Thursday, March 1, 2012

Lagos: The City of Dreams

This is the unedited, emotionally-fueled very first draft of an article that appeared in Mahala 4, 2011. After reflection, this piece is just what I was feeling at the time, most of which I still feel, but can't be taken as a factual depiction of Lagos or Nigeria - I was only there for three days and therefore my explorations were very limited. Rather than seeing it as a critique of others, I see it as a projection of my own inner battles onto the subject matter.
I was tired. We’d barely slept three hours when we landed in Lagos at 10:30 AM local time. There was a raving lunatic of a praise singer on the plane who burst into full song halfway through the flight, and continued despite the side-eyeing. My boss pointed out a burnt out carcass of half a Boeing on the runway. It’s time like these that I wish I were Catholic so that I could grab for the instant comfort of a rosary.  Alas, all I could do was suck it up and be a man amongst giants.

There was an awkwardly nervous energy in the customs queue. I could hear the thoughts running through all of our minds – basically, “we’re fucked.” All my papers were legit and yet I still feared the worst. A plain-clothed Nigerian guy walked up to a sheepish looking Indian guy (probably from Kolkata by the look of things) and whispered some instructions. “Dodgy,” I told my boss. She shrugged. We walked past the duo in the lobby and I overheard the Nigerian guy asking, “How much did you pay?” – it wasn’t all in my prejudiced imagination.

Once we got out the airport, the aura became much more relaxed. For the three days I spent in Lagos, the government officials, policemen and military troopers scared me the most – with their rifles and cold eyes. Nigeria has been and still is a quasi-military regime. The ordinary people are warm, welcoming and friendly except when I whipped my camera out – perhaps they fear the authorities just as much and probably assumed I must have been a spy: dubbel-0-ses-en-twentig: Ho$h Sonop! No. I am a communication strategist here to find out more about Nigerian motivations – what’s all the hype about?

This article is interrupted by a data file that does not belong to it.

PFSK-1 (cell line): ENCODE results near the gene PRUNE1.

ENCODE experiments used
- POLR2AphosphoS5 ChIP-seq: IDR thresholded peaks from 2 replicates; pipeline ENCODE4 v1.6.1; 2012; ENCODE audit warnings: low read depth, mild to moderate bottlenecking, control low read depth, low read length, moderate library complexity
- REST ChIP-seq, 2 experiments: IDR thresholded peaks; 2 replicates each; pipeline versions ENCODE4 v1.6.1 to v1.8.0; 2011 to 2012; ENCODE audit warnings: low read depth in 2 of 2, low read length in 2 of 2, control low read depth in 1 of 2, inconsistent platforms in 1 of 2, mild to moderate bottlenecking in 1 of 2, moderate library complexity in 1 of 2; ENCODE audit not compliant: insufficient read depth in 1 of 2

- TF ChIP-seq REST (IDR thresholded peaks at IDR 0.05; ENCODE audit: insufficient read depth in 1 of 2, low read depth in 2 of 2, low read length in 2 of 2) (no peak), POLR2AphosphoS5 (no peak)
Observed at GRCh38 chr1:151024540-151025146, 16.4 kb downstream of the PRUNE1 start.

Lagos is a city of over 10 million people and its pretty evident – there are people everywhere. It’s a flat city with few high-rise buildings and no mountains in sight. Lagos is actually a series of islands connected to The Mainland. Victoria Island (V.I. as the local hipsters call it) is like Manhattan City in the 19th century (in terms of infrastructure), with cell phones, SUVs and all the other markers of so-called modernity.

When MTN took the big gamble on the Nigerian economy in 2001, they struck a jackpot, allegedly selling SIM cards for $200 a pop, or something crazy like that. The Nigerians, desperately seeking ‘civilization’ and access to the global world, lapped it all up. Rumour has it that MTN Nigeria not MTN-anywhere-else sponsored the World Cup in 2010, we’re talking about big-boy money here.

Ever since the MTN success story, Nigeria has become seen as a goldmine, for anyone brave and smart enough to make it work. The same applies to the residents who flock to V.I. in the hope of getting their hands on their portion of the riches – building a makeshift community on the lagoon using rubbish to reclaim the land from the ocean. The entrepreneurial spirit is more than alive in Lagos; it has found a new home here.

From the okadas (motorbike taxis) to the event promoters to the street hawkers – everyone is on a hustle. Moët is the most popular drink in clubs and it is drunk like cooldrink – like Slovenian bar manager said: “Nigerians have no respect for Moët.” Entertainment and fashion are the hot industries to be in, with Lagos being more about the music, whereas Abuja is home to the massive Nollywood industry (now bigger than Hollywood and second to Bollywood), or so I’m told. Lagos is about who’s-who, what’s the hottest trend and how much you spent on that bottle of imported liquor. It’s much like Johannesburg, in many ways, and any other big city for that matter, but it’s just a lot more visceral here.

I went to Lagos with a romantic notion in my mind, the rush of the hustle and the potential of Africa to rise to the top of globe. I had a secret wish to become an overnight Nollywood star and leave my somewhat average life in South Africa behind me. I foresaw palatial regalia, as Montle would say.